Over the years, India vs Australia has become the defining contest in cricket, as prestigious as an India-Pakistan clash, or The Ashes. The battles on the field have produced some of the most breathtaking moments in the sport’s history — Sachin and Warne’s magnificent duel at the Chepauk, or VVS Laxman’s magical 281 in Kolkata. Fireworks have not been restricted to the bat and ball, with tempers flying high and heated words being exchanged, from the infamous “monkeygate” to the bizarre “brain fade”.
The stage has been set for Kohli to make history once again.
Even Captain Kohli was furiously taunted by the Australian team and the media, on his previous tour in 2014. India lost the four-match series 2-0 but Kohli had captured the public imagination with his fine batting performances and stirred the pot with his aggression on the field. He did to the Australians what they had been doing to everyone else, and they did not take it well. His behaviour was debated and discussed at length Down Under: He has been called “the biggest sports jerk of the week” and the “Donald Trump of world sport” by the Australian media. FOX Sports ran a poll for the sports villain of the week where Kohli was compared with animals like a panda, puppy and a kitten.
But when it came to the game, India failed to dominate and the Australians basked in glory.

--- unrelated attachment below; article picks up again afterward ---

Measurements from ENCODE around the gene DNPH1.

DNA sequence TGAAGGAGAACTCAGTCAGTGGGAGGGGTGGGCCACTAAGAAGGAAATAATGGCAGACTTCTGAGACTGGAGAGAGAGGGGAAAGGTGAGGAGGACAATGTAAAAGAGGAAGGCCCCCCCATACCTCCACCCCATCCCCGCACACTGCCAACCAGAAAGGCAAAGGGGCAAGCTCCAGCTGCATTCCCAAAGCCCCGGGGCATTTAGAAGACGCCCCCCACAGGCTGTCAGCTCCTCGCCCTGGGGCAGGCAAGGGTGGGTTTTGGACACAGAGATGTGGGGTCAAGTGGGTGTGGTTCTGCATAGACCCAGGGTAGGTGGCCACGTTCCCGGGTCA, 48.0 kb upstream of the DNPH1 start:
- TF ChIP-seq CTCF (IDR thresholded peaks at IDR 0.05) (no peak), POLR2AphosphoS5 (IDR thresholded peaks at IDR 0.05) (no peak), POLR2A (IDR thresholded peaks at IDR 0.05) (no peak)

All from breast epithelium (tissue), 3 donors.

Kohli’s moment of sweet revenge has arrived. India has a fairly balanced unit on this tour and Australia are missing some big names. The first day of the first Test might not have gone India’s way but it’s a long tour and there are many crucial sessions of cricket still to be played.
Fox Sports Australia released an interesting promo for the Ind-Aus series, trying to make it a Virat vs Australia contest. It may sell tickets and generate viewership, but cricket still fundamentally remains a team game. Squad selection, bowling changes, and field placements will be as decisive as the front-foot drives and piercing square cuts. Kohli will be tested, not only as batsman but also as captain. Big grounds and different conditions combined with media pressure and bitter rivalry can get to the best of people. Every move, decision, and press conference will be keenly observed, analysed and critiqued by over a billion people. It has been four years since Kohli last toured Australia as captain, after being handed the baton in Adelaide where MS Dhoni was ruled out due to injury. But with time and experience comes wisdom.
The stage has been set for Kohli to make history once again – to be the first Indian captain to win a Test series against Australia in Australia, to have his legacy solidified and name etched in the record books. It could be the real feather in his cap, the mother of all achievements. The Australian team is definitely not in top form; the question remains whether Kohli can deliver the knockout punch.